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“Germany’s Victory over Brazil was like the Blitzkrieg”: The Sport-Politics Nexus in Israel During the 2014 World Cup
Tal Samuel-Azran, Yair Galily, Amit Lavie-Dinur & Yuval Karniel | PDF-Fulltext
Abstract: Various voices assert that the sport-politics nexus that characterized international sport events during the Cold War era is irrelevant in the current age of globalization. This study examines the validity of this argument via a case study of Jewish-Israelis’ fandom tendencies during the 2014 World Cup. A survey conducted during the World Cup games among a representative sample of the Jewish-Israeli population revealed that the Dutch team, whose popularity in Israel has been attributed to the Netherland’s perceived support of Jews during the Holocaust, was the most supported team. The teams most rooted against were Iran, Germany, and Algeria, indicating the potential role of the Holocaust and contemporary Jewish-Islamic relations on fandom tendencies. To better understand the animosity towards the German team, which is surprising in light of current improved Israel-Germany relations and the strength of the German team, we analyzed user comments on Israel’s main online newspaper following the German team’s glorious 7-1 victory against Brazil. The analysis revealed that 51 of the 287 user comments made direct or indirect references to the Holocaust, further highlighting the centrality of nationalism in contemporary sport fandom.
Who Justifies Questionable Reporting Practices? Answers from a Representative Survey of Journalists in Germany
Philip Baugut & Sebastian Scherr | PDF-Fulltext
Abstract: Based on a secondary analysis of representative survey data of journalists in Germany (n= 1536), this paper draws attention to two variables that are important when it comes to explain whether journalists accept questionable reporting practices, such as paying people to obtain information or using confidential government documents without permission. First, perceived role achievement is important, as journalists who do not feel able to achieve an active role tend to accept questionable reporting practices more often. Second, however, this relationship is only true for journalists having a moderate tendency to the political left. Findings are explained by means of the theory of cognitive dissonance.
Influx of Migrants versus People in Need – A Combined Analysis of Framing and Connotation in the Lampedusa News Coverage
Vivien Benert & Anne Beier | PDF-Fulltext
Abstract: When the first boats sank off the coast of Lampedusa, Italy, the debate about refugees and migration started to become one of the most widely discussed issues in mass media and therefore in communication studies again. The concept of framing becomes relevant when investigating the depiction of certain events and issues in news coverage. However, it still lacks a coherent definition. Most recently, it has been argued that a consideration of further elements is necessary in order to restructure the concept. Thus, the present case-study focuses on a combination of linguistic elements used in recent migration discourse and a potential impact of language on news frames. The results of a combined frame and corpus-based analysis of the German Süddeutsche Zeitung and the English Guardian show that connotation of key words used in news frames about the Lampedusa incident between October 2013 and October 2014 diverge from the orientation of news frames. Although approximately two thirds of the examined articles use protection frames, the majority of the identified key words describing refugees is connoted negatively. The fact that these contrary orientations of news frames and connotation do exist serves as a first indication for linguistic elements as influencing factors in framing research.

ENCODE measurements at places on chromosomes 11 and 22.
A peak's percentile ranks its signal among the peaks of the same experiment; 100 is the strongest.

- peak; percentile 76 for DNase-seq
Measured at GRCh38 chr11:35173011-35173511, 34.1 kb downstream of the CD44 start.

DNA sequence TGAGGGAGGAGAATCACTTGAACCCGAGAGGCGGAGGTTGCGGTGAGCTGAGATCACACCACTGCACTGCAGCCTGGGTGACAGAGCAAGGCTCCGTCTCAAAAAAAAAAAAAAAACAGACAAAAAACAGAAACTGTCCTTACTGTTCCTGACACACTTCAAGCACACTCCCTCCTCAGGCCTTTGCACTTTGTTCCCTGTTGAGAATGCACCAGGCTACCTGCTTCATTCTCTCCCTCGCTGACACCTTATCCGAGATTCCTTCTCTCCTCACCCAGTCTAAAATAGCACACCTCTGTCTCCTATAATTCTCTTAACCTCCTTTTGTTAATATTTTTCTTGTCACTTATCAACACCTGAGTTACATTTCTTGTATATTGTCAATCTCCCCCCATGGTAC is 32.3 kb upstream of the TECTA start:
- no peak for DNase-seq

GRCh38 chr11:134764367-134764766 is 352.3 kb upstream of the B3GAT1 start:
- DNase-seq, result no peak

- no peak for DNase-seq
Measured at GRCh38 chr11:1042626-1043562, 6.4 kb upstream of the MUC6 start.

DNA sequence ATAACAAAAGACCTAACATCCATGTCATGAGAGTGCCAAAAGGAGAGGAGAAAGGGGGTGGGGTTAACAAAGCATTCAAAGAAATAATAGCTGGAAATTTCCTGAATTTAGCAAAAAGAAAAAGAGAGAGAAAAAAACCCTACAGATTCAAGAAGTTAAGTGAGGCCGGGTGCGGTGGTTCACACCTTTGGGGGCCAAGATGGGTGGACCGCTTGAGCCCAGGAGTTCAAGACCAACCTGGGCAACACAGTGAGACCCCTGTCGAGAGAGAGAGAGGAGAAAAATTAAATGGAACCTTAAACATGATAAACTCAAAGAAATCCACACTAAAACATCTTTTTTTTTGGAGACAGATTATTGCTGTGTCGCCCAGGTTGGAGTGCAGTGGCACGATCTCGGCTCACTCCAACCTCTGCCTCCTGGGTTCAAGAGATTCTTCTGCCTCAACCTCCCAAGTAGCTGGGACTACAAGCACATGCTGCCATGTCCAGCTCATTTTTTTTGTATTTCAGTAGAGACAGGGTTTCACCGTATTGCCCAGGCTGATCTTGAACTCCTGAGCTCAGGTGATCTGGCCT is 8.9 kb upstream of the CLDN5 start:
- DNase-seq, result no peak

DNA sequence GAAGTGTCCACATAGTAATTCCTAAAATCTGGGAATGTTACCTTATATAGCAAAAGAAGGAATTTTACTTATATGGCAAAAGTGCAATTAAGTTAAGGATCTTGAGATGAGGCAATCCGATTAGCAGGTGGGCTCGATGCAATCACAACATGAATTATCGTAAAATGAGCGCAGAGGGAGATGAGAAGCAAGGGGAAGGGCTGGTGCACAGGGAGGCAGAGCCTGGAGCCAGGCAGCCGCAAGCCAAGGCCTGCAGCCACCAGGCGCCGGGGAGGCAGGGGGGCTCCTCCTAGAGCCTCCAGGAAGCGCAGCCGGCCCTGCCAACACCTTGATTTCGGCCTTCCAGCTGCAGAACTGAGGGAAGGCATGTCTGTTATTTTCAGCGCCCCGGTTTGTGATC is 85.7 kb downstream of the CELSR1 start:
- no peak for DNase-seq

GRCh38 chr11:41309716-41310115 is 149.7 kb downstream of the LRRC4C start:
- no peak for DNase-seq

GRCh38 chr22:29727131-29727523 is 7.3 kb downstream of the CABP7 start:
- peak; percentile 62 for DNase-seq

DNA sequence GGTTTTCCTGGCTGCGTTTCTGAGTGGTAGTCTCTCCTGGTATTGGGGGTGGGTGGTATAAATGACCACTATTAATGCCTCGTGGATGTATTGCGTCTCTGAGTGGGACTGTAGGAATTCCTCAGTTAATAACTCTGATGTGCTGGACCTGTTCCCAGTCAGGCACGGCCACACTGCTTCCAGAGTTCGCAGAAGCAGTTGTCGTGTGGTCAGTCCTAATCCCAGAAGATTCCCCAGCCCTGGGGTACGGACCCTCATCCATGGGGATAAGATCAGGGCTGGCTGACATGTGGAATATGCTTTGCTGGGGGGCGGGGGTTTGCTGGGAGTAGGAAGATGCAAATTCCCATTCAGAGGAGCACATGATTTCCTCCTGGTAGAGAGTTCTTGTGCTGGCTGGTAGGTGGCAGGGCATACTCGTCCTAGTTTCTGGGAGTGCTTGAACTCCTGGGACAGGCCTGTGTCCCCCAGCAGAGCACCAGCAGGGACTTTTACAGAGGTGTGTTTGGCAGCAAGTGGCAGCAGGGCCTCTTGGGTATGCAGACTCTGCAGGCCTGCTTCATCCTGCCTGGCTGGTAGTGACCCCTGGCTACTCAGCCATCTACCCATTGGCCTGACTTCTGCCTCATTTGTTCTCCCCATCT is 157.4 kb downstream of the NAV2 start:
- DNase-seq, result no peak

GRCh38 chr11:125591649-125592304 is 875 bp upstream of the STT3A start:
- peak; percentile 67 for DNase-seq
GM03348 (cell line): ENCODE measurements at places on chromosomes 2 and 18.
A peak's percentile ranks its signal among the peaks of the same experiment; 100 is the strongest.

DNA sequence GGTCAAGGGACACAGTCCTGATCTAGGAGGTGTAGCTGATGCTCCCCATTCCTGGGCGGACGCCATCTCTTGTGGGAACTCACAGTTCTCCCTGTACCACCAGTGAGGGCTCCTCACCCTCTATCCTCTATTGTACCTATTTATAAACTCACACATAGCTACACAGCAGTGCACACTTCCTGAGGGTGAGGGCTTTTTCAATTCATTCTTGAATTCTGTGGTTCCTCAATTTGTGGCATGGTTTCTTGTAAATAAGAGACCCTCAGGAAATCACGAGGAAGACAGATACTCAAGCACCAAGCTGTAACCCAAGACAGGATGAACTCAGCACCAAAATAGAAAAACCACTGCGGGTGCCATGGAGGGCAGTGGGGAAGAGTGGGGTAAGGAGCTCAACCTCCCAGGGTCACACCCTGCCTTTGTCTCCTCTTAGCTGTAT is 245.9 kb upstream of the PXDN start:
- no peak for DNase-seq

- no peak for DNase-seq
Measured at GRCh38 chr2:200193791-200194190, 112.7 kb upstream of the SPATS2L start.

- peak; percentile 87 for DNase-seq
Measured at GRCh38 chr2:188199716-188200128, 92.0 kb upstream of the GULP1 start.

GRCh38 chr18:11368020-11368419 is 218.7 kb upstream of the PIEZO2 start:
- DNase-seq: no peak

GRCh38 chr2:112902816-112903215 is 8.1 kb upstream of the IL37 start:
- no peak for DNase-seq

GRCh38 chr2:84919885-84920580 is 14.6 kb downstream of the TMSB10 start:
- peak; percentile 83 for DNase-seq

Lea-Sophie Borgmann | PDF-Fulltext
Abstract: The increasingly globalised nature of media and journalism has led to a review of ethical standards, mainly to find universal ethical values which are applicable in a world with countless different cultures. This article attempts to address this field of research in comparing South African and German approaches to the topic of media ethics. Firstly, it outlines theories of universal and specific cultural ethical principles in journalism. Secondly, it shows how the conception of universal ethical principles, so called protonorms, is interpreted differently in the two cultures and how specific cultural values of media ethics are rated among the two cultural frameworks of Germany and South Africa. An online survey conducted among German and South African journalism students found significant differences in the ranking of media ethics principles as well as similarities and differences in the interpretations of protonorms. The results support existing normative theories of universal media ethics, such as the theory of protonorms, in contributing explorative empirical data to this field of mainly theoretical research.